I’ve almost got this thing blacked out! Here are two CBRBingo11 reviews — both books courtesy of my children.
CBR11Bingo: Banned Books — A Day in the Life of Marlon Bundo by Jill Twiss, E.G. Keller (Illustrator)
I can’t remember who got this for my kids — I want to say it was Caitlin_D, but I might be wrong. The thing is, I have many wonderfully liberal and subversive friends and family who would all jump at the chance to buy my boys a book about Mike Pence’s gay rabbit getting married. We’re pretty lucky.
“Stink bugs are temporary. Love is forever.”
In addition to this being an Important Book, it’s also a really well-done children’s story. My sons are 6 and almost 9, so it’s been a while since I’ve sat and read them a book. But this is exactly the kind of work we would have loved when they were still tiny enough to read a post-bath book with me, all three of us snuggled up on a twin bed. The illustrations are bright and fun (I love Marlon’s bow tie) and the story is sweet and easy to understand — let’s all treat people (and bunnies) nicely, okay?
CBR11Bingo: Back to School — From the Mixed-Up Files of Mrs. Basil E. Frankweiler by E.L. Konigsburg
This is one of my all-time favorite books, and I was so happy to get to reread it for the back-to-school square. I have been volunteering in my kids’ library once a week, and snagged this off the shelf when I had some downtime yesterday. I can’t believe how much of it I remembered, despite the fact that I probably haven’t read it since middle school.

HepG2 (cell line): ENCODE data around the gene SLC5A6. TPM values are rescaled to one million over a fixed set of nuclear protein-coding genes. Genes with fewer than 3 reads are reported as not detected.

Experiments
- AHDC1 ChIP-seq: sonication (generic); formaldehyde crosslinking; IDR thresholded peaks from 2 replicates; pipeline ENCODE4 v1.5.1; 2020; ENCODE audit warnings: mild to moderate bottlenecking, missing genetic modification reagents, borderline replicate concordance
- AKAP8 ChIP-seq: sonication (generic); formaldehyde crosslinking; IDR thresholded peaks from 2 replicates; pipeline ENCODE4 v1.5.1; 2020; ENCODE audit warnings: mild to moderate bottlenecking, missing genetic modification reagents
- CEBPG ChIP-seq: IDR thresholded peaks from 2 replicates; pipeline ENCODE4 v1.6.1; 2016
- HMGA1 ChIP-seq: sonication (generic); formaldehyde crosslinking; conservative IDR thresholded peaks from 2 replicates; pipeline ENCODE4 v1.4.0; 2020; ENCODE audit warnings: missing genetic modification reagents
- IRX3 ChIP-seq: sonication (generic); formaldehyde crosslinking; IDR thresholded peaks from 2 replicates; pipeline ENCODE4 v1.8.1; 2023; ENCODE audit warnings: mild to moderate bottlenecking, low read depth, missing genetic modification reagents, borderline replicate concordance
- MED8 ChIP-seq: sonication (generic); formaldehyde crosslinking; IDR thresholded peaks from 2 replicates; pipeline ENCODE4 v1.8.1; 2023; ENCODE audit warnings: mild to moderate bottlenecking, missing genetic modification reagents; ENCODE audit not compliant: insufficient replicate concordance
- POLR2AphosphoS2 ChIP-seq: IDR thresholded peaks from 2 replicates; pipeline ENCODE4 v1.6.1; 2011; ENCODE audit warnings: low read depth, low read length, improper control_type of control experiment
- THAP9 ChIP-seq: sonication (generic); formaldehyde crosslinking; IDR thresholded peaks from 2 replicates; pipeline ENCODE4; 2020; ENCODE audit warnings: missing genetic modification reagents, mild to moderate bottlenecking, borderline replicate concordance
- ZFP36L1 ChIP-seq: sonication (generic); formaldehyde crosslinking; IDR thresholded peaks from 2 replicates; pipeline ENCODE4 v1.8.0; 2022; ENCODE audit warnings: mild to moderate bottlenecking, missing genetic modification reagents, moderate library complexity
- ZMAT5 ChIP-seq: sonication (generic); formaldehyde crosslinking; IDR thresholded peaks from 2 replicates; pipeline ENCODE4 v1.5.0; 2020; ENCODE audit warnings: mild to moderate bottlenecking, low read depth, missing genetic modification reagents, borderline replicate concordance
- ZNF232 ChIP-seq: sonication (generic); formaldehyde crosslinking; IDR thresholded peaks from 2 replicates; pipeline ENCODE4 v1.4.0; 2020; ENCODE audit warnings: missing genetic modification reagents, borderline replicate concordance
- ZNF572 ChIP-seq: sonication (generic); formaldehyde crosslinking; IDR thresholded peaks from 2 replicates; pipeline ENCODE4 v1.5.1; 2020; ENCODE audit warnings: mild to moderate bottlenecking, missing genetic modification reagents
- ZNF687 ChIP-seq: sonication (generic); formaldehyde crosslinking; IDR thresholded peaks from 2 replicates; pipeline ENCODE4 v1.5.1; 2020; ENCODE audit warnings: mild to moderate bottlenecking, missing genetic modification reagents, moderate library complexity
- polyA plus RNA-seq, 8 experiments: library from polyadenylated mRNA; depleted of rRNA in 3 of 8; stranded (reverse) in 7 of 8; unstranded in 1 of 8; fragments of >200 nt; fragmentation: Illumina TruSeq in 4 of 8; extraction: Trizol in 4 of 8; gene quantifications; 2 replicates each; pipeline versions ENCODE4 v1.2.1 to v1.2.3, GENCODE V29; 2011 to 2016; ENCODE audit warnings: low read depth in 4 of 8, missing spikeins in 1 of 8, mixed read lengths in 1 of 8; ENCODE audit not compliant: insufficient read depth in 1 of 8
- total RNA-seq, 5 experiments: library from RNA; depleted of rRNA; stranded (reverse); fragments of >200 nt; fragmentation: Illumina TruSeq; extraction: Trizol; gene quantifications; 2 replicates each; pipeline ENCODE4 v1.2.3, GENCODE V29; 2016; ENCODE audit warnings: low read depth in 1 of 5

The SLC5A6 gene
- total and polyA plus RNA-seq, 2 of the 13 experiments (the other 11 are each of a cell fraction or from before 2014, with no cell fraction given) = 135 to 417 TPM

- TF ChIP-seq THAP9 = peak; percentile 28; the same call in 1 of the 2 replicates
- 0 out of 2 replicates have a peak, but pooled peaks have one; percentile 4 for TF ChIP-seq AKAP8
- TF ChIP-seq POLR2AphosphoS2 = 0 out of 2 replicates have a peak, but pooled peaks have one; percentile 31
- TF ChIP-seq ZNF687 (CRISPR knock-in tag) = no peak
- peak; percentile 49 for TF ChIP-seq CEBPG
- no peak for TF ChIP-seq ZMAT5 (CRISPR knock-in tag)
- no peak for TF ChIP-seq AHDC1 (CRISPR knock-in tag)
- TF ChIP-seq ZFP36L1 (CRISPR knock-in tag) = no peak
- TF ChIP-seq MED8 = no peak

“Claudia knew that she could never pull off the old-fashioned kind of running away. That is, running away in the heat of anger with a knapsack on her pack. She didn’t like discomfort; even picnics were untidy and inconvenient: all those insects and the sun melting the icing on the cupcakes. Therefore, she decided that her leaving home would not be just running from somewhere but would be running to somewhere.”
12 year old Claudia and her 9 year old brother Jamie run away to live in the Metropolitan Museum of Art in New York City in the 1960s. While there, they stumble across a angel statue that may or may not have been sculpted by Michelangelo. Claudia, who ran away just to try something different, decides she cannot go back to her home until she solves the mystery of the angel.
To me, the mystery of the angel was sort of secondary. My favorite part of this book, both when I read it originally and on my reread, was the details of day to day life living in a museum. I mean, can you imagine! The kids sleep on magnificent beds, spend their days sitting in with tours to learn about art and history, wash in the restaurant fountain at night. Claudia is very detail oriented, and Jamie is very frugal, so they plan out every bit of their day — how to avoid the guards, how to wash their clothes, when and where to eat. Rereading it at 33 makes me feel the same as it did more than 20 years ago — I’m very jealous, and sort of want to try it for myself.